• Did you receive all 3 shots of the series? If you are in health care, they often run an anti-HBs titre 1-2 months following the last shot of the HBV vaccine series to ensure the person has generated an adequate titre and is protected. You can ask and see if you had this test. If you had it and know you are protected, then you are all set. If you are unsure, or did not complete the series, then I would get a booster shot of the vaccine. Regardless, I would still ask your doctor for a hepatitis B panel just to be sure. Be sure to wait 4-6 weeks following your exposure.

  12. Respected Sir,
    I am working as a nurse in theatre they checked titre for all staff all of them having above 10iu but in different ranges,for me 200 some ofthem above1000iu,others with 54,110etc sir most of them didn’t take booster dose can u clear my doubt when we should repeat another dose if range is below…..please reply it early as possible
    thanku verymuch.

    • Since all of your staff have anti-HBs titres above 10 IU/mL, this means they have generated adequate immunity and are protected against getting HBV for at least 25 years, which is the current length of on-going studies. Often titres will wane, but that doesn’t mean someone isn’t protected. If they were exposed, they would mount a fight against an infection. THis is assuming they generated immunity as a result of the vaccine series, since there are non-responders to all vaccines. Typically people do not have their titres checked 1-2 months following the vaccine series. It’s not required, but if you are at-risk, it’s certainly worthwhile. People may worry years later and then have their titres checked. At that point, the titres could wane and you wouldn’t know if they initially generated adequate immunity or if the titres just waned. If the titres waned and they did not show adequate immunity (<10IU/mL) then, they would need a booster and they could have titre's checked 1-2 months following the booster. The variations of titres merely reflects each person's unique immune response to the vaccine series. Hope that clarifies it a bit.

  13. my 7 year old’s titres came back low for hep B and the doctor recommended starting the series again. He was given his first dose yesterday. Are more doses necessary? I am a bit surprised that his titres were tested for hep B in the fist place as he is a healthy child and also we ( his parents) have been vaccinated. Please advise if only the first dose is enough. Thanks!

    • According to the CDC, a booster dose should be sufficient. However, should you choose to confirm immunity, you can have him get his titres checked 1-2 months following the booster shot.

  14. Thanks for the info!

  15. Ive been diagnosed with hepa B but my mother told me id been vaccinated completely with booster and yet my hbsag becomes reactive, anti hbs non reactive, hbe eag 13.33 reactive and hbe ag non reactive… what does this means

    • You currently have a hepatitis B infection. Most likely you were already infected before you were vaccinated. The vaccine is not effective if a person is already infected with HBV. Please talk to your doctor to learn more about your HBV and liver health.

  16. I had one set of the 3 vaccine shot and came back non-reactive . dose that mean that I have hep-b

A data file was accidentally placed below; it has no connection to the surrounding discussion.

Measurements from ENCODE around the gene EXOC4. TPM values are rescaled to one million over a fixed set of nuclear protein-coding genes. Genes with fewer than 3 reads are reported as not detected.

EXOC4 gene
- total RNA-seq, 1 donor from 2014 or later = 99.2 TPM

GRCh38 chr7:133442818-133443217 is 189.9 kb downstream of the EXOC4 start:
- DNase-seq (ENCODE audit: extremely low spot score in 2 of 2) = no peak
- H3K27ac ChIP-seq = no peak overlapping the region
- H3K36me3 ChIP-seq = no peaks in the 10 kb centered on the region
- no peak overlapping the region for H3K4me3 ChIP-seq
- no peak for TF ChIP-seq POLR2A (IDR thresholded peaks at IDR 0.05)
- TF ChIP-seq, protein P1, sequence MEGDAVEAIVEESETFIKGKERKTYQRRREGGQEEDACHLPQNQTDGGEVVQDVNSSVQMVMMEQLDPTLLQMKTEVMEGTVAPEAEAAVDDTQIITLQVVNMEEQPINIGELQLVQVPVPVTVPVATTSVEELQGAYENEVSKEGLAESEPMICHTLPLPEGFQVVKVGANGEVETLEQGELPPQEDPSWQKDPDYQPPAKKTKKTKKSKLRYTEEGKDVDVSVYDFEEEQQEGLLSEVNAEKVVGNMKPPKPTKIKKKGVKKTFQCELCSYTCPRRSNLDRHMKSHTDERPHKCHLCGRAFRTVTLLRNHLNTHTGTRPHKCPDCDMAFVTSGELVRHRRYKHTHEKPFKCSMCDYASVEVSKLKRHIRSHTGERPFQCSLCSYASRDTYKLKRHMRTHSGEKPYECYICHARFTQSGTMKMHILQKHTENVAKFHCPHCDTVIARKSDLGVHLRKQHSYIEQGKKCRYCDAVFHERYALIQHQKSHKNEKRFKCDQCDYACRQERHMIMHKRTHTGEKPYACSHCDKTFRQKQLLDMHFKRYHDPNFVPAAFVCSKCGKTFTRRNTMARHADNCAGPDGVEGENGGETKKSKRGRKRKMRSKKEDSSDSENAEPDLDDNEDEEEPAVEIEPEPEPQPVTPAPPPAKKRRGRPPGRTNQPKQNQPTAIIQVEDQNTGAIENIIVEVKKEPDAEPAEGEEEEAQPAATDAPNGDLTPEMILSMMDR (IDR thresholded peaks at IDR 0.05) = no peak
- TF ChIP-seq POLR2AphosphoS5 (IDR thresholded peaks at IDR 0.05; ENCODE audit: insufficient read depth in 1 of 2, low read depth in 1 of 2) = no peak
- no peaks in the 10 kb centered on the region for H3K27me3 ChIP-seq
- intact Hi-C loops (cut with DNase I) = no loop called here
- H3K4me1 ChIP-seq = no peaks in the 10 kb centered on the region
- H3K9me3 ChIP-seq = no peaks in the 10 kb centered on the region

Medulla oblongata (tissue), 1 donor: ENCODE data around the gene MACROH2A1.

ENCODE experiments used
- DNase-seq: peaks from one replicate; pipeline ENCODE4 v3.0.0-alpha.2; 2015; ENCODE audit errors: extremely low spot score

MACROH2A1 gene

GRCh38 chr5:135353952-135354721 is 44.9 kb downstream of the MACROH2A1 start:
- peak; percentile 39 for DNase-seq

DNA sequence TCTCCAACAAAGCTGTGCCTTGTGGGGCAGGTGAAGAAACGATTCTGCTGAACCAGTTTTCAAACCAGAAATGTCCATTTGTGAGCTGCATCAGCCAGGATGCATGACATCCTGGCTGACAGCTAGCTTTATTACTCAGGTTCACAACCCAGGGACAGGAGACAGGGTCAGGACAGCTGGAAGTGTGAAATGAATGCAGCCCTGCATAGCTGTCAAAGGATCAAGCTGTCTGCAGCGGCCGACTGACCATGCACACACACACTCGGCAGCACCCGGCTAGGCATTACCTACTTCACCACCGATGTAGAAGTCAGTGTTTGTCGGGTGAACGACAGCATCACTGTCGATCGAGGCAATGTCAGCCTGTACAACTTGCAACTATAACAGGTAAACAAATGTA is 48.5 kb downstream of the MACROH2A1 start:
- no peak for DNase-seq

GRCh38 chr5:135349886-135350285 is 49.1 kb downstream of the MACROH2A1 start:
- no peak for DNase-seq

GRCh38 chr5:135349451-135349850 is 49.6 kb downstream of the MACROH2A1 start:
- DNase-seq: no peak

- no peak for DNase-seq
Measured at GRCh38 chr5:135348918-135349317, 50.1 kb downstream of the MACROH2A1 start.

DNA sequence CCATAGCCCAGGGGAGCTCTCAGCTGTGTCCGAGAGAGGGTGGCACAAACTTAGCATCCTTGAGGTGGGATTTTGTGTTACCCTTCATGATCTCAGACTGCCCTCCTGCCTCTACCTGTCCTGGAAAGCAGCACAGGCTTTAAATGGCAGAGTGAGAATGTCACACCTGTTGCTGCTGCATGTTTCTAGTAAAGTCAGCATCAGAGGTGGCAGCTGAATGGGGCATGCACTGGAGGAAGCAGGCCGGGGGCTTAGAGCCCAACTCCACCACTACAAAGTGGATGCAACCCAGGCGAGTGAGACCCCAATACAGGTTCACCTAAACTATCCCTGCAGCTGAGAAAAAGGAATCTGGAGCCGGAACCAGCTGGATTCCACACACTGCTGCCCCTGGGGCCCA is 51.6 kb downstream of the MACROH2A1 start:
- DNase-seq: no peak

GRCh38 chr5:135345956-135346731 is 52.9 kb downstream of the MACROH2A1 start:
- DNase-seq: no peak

• You mean you did not generate adequate immunity? – anti-HBs less than 10 IU/mL? Some people are non-responders to the HBV vaccine (this is considered after 2 failed attempts to generate immunity after 2 complete HBV vaccine series), but if you believe you may have hepatitis B, then ask your doctor to run a hepatitis B panel to see if you have an HBV infection.

  17. If some one is HBSAg positive, but HBeAg, HBcAg, HBeAb, HBcAb are both negative, please what does that mean?

    • Little confusion here with your question and test results. Usually when someone is HBeAg neg/pos the other HBeAb is the opposite, unless they are in the middle of seroconversion. This is certainly possible, so you would want to retest in a few months to see if you are successful in seroconverting. HBcAg is only positive on biopsy rather than serology, so that would be normal. Most people that test HBsAg positive are nearly always also HBcAb positive. Once again, retest to be sure there is no false positive or to confirm results. ultimately the answer answer here is – rested with a reliable lab and liver specialist

  18. My fiancée was diagnosed to be hep B positive. I did my test and was declared negative. I have taken the first vaccine shot and am expecting to take the second shot 3 days before we start having unprotected sex.while waiting to take the last shot 6 months from now. Will I be protected by these first two shots

    • After the 2nd shot of the HBV vaccine you are UP TO 80% protected against HBV. There are a few factors involved, but everyone is different and I cannot give you any guarantees. If you like you can get a titer test 1 month following this 2nd vaccine or following the last shot of the series to confirm immunity. I would encourage your fiancé to be patient.

  19. I was told that I’m a healthy he b carrier, can I work as a medical assistance in a hospital?

    • That will depend on what country you live. If you live in the U.S. this should not be a problem. HBV is covered under the Americans with Disabilities Act and the CDC revised guidelines for healthcare students and workers. Let us know if you have a problem. If you live in another country, it’s completely dependent on their policies.